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California and Native Plants

by Lorraine on January 22, 2013

Oh my gosh.   I cannot believe how, very, very long it has been since I last made a post about my garden.   I guess I have been too pre-occupied with my daily life and all of the demands it makes upon me.

Yes, yes…we all have busy lives, don’t we?  However my garden continues to delight me and of course it has changed considerably over the last few years, as I have too.

I really feel that tending and loving a garden whether or not it’s one filled with ornamental plants or like mine, more “native” and drought tolerant which is so important here in southern California, that are lives are just a bit richer for it.

Everyday, I can observe the different birds that find refuge in it and of course plenty of places to hide, built a nest and find food.   The seasons evolve, the plants bloom and recede in the hot summer months, only to catapult back into life with the first winter rains.

Lessor Goldfinches and White Crowned sparrows have been enjoying it’s bounty and I know that soon, I will see other avian visitors.   Spring is just around the corner and many plants are preparing to put on a show of flowers and color.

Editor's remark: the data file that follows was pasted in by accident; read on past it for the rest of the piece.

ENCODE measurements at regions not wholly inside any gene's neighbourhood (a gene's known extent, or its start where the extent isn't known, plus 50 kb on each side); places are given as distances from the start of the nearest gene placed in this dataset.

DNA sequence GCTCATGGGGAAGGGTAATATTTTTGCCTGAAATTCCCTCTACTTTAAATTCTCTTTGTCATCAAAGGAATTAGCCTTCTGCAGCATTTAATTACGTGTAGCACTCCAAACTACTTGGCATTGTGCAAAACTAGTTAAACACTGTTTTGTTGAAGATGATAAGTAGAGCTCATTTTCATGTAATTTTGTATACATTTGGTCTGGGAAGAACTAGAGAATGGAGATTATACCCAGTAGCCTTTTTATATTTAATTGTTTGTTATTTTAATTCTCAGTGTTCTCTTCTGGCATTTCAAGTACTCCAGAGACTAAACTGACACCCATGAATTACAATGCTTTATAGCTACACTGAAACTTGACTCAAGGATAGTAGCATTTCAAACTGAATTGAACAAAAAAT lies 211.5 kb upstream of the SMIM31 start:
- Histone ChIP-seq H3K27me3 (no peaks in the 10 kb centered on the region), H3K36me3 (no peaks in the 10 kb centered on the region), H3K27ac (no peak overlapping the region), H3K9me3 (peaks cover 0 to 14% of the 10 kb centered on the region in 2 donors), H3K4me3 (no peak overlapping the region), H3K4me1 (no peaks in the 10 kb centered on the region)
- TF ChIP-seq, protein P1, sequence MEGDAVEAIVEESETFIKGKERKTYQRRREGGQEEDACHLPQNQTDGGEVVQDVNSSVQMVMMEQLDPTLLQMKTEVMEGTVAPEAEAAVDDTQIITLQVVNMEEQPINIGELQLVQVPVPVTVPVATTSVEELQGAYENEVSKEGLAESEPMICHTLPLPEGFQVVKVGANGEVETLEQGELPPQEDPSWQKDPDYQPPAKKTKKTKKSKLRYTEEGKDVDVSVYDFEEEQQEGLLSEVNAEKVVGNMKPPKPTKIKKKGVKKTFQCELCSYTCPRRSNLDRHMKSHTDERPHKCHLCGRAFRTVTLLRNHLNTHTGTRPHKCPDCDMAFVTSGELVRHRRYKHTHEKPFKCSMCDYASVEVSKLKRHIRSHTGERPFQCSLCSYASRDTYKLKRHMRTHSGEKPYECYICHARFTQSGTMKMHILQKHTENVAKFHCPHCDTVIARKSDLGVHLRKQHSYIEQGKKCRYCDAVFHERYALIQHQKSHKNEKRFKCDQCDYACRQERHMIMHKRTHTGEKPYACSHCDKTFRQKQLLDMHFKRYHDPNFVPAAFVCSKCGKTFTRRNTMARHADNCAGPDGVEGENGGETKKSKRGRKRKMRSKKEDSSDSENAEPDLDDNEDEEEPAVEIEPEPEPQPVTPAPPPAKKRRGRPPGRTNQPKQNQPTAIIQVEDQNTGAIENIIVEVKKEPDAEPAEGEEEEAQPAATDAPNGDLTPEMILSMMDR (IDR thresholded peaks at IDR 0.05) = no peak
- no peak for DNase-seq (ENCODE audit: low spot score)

I promise that I will be writing more.   After all, it’s the garden that provides respite for me, too.




Four Years Later

by Lorraine on February 17, 2012

I was looking at the pictures on the right side of this site, that rotate and show different aspects of the garden and one that includes Deena who originally helped with it’s design, when I realized how much the garden’s appearance has changed.

In the four years since I pulled out the lawn and created the garden, I am amazed at the difference.   Comparing the pictures on the site to ones that I’ve taken since then, there is a huge difference.   I have since removed quite a few plants and changed up some others in the meanwhile, but what is quite obvious, is how quickly everything grew.

Here is a picture that I took in the spring of 2011 when the garden was in high-gear and displaying a bounty of blooms.   At this time in February, things are more sedate but there are hints that soon a show will be debuting, although probably not as spectacular as last year because there has not been enough rain.

Sometimes I wonder where the time as disappeared to….and I wish life would slow down a bit and I can’t believe that it’s been as long as it has been since I started my project.

But there’s never a regret, the garden is a lovely place to spend a few hours, watching birds (Especially the hummingbirds…they’re in love with it) and seeing how the setting sun back lights the grasses & plants at the end of a day  into a soft, sensuous glow.

And what do you think?